Just in case Russia or China test America on the high seas.
The United States Navy has completed its first operational test shot of a new variant of Boeing’s Harpoon Block II+ anti-ship missile over the Point Mugu Sea Test Range in California. According to the Naval Air Systems Command (NAVAIR), the Jan.22 test put the new System Configuration Set H12E through its paces.
“We are extremely proud to deliver precision targeting to the warfighter with a flexibility to stay ahead of threats,” Cmdr. Jon Schiffelbein, NAVAIR’s Harpoon Deputy Program Manager, said in a statement.
According to NAVAIR, the test shot demonstrated the new Harpoon variant’s ability to interface correctly with a new software upgrade for the Boeing F/A-18E/F Super Hornet. Like all combat aircraft, the Super Hornet has been upgraded continuously over the years with new hardware and software.
However, weapons too are continuously upgraded. With rising great power challengers—like Russia and China—to the United States deploying increasingly more capable warships, the Navy has had to modernize the long-serving Harpoon to keep pace.
Compared to the original version of the weapon, the Harpoon Block II+ offers greater reliability and survivability. It includes a new GPS guidance kit, a new data link interface that enables in-flight updates, improved target selectivity, an abort option and enhanced resistance to electronic countermeasures. Moreover, it can be launched from multiple air and surface platforms, according to NAVAIR.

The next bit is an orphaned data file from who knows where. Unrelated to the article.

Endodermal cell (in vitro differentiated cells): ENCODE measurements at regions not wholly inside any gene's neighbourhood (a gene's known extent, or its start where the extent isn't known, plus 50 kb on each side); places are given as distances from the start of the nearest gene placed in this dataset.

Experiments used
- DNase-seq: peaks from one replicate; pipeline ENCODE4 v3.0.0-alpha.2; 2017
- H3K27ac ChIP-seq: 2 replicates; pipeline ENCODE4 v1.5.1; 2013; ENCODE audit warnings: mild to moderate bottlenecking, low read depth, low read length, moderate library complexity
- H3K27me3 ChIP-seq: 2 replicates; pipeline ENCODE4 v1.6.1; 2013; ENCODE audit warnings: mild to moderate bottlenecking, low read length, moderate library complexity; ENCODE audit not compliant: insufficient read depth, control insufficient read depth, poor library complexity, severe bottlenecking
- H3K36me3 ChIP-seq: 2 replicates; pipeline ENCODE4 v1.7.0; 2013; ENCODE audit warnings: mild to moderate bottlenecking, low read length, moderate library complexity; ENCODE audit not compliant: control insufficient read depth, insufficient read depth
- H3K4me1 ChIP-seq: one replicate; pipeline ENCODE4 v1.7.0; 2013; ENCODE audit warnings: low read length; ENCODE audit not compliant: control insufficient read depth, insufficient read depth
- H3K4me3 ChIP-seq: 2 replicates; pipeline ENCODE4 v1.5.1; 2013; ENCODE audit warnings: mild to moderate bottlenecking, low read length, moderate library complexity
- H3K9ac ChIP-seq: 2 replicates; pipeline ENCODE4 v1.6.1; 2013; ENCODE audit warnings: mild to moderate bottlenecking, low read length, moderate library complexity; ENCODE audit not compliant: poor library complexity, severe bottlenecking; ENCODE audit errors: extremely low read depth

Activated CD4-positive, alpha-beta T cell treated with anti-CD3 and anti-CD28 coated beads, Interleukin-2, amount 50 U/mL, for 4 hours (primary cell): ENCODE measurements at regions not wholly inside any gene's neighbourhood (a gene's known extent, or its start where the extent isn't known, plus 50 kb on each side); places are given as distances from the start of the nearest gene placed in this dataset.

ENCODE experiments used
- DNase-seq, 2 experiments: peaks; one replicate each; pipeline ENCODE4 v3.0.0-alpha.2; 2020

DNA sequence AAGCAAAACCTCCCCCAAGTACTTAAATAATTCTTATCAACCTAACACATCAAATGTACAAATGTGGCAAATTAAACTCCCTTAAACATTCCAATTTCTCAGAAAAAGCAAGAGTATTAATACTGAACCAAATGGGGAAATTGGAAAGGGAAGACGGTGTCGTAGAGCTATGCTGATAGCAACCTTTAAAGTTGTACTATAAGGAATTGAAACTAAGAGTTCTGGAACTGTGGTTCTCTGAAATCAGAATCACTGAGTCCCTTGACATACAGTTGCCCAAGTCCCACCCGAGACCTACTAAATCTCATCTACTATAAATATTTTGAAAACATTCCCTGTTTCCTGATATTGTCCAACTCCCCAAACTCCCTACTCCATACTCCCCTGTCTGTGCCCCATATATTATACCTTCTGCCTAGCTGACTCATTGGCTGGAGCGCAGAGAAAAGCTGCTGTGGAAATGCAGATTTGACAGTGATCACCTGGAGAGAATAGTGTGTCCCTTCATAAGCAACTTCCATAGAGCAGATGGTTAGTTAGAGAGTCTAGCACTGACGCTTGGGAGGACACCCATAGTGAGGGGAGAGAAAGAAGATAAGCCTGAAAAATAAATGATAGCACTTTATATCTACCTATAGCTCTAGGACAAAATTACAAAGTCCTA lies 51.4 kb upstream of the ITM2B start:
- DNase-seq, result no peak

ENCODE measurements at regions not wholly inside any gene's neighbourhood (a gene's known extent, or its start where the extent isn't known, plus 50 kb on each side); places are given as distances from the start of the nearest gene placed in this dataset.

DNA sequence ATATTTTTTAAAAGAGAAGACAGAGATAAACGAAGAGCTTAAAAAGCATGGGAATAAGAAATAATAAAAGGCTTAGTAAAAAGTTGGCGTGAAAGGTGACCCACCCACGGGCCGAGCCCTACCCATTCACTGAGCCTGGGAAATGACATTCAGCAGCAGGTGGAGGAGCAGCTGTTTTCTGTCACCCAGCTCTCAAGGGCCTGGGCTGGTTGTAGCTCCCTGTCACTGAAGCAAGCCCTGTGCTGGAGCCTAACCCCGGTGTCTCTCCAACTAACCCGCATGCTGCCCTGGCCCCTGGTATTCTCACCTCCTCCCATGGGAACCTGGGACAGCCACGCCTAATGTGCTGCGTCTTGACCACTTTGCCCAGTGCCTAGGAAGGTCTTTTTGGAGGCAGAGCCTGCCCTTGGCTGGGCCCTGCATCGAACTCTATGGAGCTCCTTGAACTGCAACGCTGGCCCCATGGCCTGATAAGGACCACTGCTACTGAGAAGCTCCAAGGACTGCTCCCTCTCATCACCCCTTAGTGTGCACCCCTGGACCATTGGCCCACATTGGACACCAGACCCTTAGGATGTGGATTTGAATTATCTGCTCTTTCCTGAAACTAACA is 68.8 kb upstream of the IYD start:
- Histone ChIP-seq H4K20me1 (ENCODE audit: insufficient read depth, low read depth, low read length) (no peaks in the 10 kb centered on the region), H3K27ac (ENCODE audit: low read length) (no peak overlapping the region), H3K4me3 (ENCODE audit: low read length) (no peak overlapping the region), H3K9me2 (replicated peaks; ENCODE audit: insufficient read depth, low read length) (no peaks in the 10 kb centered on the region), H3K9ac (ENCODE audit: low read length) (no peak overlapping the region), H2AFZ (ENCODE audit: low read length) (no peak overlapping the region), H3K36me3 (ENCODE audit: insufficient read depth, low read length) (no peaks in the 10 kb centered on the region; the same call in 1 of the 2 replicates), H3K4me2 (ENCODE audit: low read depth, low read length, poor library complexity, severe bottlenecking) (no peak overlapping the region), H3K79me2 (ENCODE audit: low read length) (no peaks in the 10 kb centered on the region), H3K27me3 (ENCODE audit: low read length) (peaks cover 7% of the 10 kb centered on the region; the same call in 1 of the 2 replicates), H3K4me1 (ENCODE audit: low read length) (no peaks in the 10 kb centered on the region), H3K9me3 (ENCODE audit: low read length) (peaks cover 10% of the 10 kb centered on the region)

“The Harpoon Block II+ expands on a legacy of over 40 years of service,” Capt. John Dougherty, NAVAIR’s Precision Strike Weapons program manager, said. “Using a proven product and expanding its capability ensures the Navy has a viable weapon that is lethal, flexible and accessible at a low cost to address the growing maritime threat.”
The Navy intends to deploy the new Harpoon this year to meet the rapidly evolving threat. As NAVAIR notes, this test marks of quickly fielded improvements as part of the Navy’s distributed lethality, which calls for the rapid weapon integration of weapons to offset gains by potential enemies.
The Harpoon Block II+ is just one weapon among a host of similar efforts. Others include grafting an anti-ship capability onto the Tomahawk cruise missile and Standard SM-6 anti-aircraft missile. The idea is to get the most bang for the buck out of the Navy’s existing arsenal—literally in this case.
Dave Majumdar is the defense editor for The National Interest. You can follow him on Twitter: @davemajumdar .
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